Algeria

From Camopedia
Jump to: navigation, search

Camopedia9.jpg

algeria.gif

People's Democratic Republic of Algeria

Algeria is today officially known as the People's Democratic Republic of Algeria (الجمهورية الجزائرية الديمقراطية الشّعبية). In antiquity the land was known as Numidia, later part of the Carthaginian, Roman, and Byzantine empires. Nomadic Berbers have made up a significant percentage of the population for thousands of years, and several Berber dynasties ruled much of the land during the Middle Ages. Islam was introduced by Arabs in the mid-7th century.

During the early part of the 16th century coastal areas of Algeria fell under control of the Spanish Empire, but most of these settlements (including Algiers) were later lost to the Ottomans and from 1517 until 1830 Algeria was considered part of the Ottoman Empire. It was during this period that England, France and Spain each lost thousands of merchant ships and captured slaves to pirates of the infamous Barbary Coast. The French would sieze control of Algiers in 1830 and lead a military conquest of the rest of Algeria that would last until 1848. Once under French control, Algeria was considered an integral part of France, with tens of thousands of Europeans emigrating there.

The Algerian War was launched by the Front de Libération Nationale (FLN) in 1954 with the aim of liberating Algeria from French control. French forces were pitted against the Armée de Libération Nationale (ALN), the armed wing of the FLN. The war was primarily a guerilla campaign, but it evolved into a civil war as well, with loyalist Algerians supporting the nation remaining French and the insurrectionists favoring independence. Combat even spilled over into France, in the form of the so-called "Cafe Wars," bombings and assassinations that centered around cafes, perpetrated both by the FLN and the rival Mouvement National Algérien (MNA). France ultimately capitulated after nine years of war and Algeria achieved its independence in 1963.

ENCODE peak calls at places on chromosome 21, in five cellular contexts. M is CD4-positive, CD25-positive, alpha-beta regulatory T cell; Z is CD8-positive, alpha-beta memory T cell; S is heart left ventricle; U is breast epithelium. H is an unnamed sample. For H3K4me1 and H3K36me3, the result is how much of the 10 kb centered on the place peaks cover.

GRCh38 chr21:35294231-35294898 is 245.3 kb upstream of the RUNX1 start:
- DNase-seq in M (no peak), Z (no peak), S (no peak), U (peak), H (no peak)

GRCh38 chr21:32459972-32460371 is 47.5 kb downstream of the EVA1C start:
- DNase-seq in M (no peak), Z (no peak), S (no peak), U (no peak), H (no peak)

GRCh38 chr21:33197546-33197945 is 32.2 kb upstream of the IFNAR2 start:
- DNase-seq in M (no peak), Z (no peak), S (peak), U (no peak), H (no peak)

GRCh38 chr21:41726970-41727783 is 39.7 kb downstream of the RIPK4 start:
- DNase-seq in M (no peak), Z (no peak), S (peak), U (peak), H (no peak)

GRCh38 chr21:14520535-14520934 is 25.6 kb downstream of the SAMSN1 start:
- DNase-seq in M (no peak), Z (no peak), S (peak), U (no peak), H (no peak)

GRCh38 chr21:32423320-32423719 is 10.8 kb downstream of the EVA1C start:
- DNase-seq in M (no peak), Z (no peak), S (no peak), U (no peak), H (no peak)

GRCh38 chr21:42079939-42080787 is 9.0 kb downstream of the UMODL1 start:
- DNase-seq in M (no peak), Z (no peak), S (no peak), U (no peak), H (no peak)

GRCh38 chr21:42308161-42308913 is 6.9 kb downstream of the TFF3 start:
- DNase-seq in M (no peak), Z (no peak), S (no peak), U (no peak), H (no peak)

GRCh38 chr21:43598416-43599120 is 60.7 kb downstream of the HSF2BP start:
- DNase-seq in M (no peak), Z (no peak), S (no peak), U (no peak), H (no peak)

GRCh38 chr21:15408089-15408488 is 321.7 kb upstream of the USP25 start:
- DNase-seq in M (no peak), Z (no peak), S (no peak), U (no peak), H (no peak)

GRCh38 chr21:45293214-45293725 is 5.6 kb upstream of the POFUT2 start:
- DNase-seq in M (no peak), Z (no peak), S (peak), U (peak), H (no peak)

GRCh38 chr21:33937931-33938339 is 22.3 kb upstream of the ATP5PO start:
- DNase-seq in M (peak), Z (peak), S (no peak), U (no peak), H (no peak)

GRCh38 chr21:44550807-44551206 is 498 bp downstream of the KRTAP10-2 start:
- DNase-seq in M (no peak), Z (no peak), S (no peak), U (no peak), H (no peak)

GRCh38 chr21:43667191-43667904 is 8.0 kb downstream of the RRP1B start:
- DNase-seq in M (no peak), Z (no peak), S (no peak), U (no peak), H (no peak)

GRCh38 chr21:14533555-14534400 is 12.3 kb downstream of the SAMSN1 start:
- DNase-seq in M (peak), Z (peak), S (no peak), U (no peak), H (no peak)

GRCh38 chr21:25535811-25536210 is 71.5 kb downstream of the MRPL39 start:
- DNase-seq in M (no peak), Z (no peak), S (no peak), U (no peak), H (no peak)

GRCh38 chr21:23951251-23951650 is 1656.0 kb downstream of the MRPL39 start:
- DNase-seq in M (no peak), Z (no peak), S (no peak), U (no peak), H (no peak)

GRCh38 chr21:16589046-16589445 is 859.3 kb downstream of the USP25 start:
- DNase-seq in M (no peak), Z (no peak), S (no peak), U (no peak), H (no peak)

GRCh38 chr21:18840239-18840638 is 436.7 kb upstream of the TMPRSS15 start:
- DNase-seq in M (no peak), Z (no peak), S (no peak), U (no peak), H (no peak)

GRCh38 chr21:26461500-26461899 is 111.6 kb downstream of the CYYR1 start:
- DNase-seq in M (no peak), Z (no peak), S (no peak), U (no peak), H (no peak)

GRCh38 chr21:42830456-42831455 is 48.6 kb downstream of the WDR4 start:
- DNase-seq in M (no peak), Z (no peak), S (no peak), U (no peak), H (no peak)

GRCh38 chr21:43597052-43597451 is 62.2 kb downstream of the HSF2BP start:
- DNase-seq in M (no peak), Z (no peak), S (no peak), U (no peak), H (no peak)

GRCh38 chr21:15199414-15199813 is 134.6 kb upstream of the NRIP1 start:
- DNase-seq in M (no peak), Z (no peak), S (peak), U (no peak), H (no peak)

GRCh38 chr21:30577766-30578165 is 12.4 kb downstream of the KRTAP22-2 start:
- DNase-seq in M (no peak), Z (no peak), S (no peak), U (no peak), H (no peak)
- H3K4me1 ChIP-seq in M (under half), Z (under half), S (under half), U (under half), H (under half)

In 1991, civil war broke out again, pitting the Algerian goverment against several Islamist rebel groups, namely the Islamic Salvation Front (FIS). During this time the government was essentially under military control. Dissident groups resorted to terrorism and initiated several massacres of Algerian civilians. The war effectively ended in 2002, although a splinter group calling itself Salafist Group for Preaching and Combat or GSPC (which has publicly endorsed Al-Qaeda and the killing of civilians) continue to wage a largely ineffective insurgency campaign against the government.

Camouflage Patterns of Algeria

  • During the Algerian War (1954-1962), Algeria was France's 10th Military Region, populated by its own distinctive native units including the Tirailleur infantry units, Spahi mechanized cavalry regiments, and several commando units. Some of these units, particularly the Commandos de Chasse or tracker units, were outfitted in French tenue de leópard or lizard pattern camouflage fatigues, caps and berets. Sources further suggest that following independence some units of the new Algerian Army continued to wear French camouflage fatigues, although they appear to have been phased out rather quickly.